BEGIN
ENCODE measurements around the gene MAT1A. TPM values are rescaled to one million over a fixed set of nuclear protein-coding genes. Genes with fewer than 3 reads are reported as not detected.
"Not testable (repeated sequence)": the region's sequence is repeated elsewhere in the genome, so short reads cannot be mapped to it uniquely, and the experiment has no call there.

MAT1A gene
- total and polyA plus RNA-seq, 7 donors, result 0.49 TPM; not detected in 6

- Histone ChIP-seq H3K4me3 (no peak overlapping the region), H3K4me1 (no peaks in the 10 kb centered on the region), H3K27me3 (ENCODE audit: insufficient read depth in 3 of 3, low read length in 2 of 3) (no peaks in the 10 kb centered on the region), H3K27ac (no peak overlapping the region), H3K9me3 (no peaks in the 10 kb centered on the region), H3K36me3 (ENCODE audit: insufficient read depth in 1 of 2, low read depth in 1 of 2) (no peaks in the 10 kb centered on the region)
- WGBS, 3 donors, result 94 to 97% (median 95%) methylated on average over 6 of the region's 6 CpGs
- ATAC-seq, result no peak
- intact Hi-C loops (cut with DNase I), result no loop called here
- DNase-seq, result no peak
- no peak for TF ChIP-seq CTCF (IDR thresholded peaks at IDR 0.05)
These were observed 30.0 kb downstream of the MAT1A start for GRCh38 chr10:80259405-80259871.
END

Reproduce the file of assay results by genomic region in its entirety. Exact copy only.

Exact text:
ENCODE measurements around the gene MAT1A. TPM values are rescaled to one million over a fixed set of nuclear protein-coding genes. Genes with fewer than 3 reads are reported as not detected.
"Not testable (repeated sequence)": the region's sequence is repeated elsewhere in the genome, so short reads cannot be mapped to it uniquely, and the experiment has no call there.

MAT1A gene
- total and polyA plus RNA-seq, 7 donors, result 0.49 TPM; not detected in 6

- Histone ChIP-seq H3K4me3 (no peak overlapping the region), H3K4me1 (no peaks in the 10 kb centered on the region), H3K27me3 (ENCODE audit: insufficient read depth in 3 of 3, low read length in 2 of 3) (no peaks in the 10 kb centered on the region), H3K27ac (no peak overlapping the region), H3K9me3 (no peaks in the 10 kb centered on the region), H3K36me3 (ENCODE audit: insufficient read depth in 1 of 2, low read depth in 1 of 2) (no peaks in the 10 kb centered on the region)
- WGBS, 3 donors, result 94 to 97% (median 95%) methylated on average over 6 of the region's 6 CpGs
- ATAC-seq, result no peak
- intact Hi-C loops (cut with DNase I), result no loop called here
- DNase-seq, result no peak
- no peak for TF ChIP-seq CTCF (IDR thresholded peaks at IDR 0.05)
These were observed 30.0 kb downstream of the MAT1A start for GRCh38 chr10:80259405-80259871.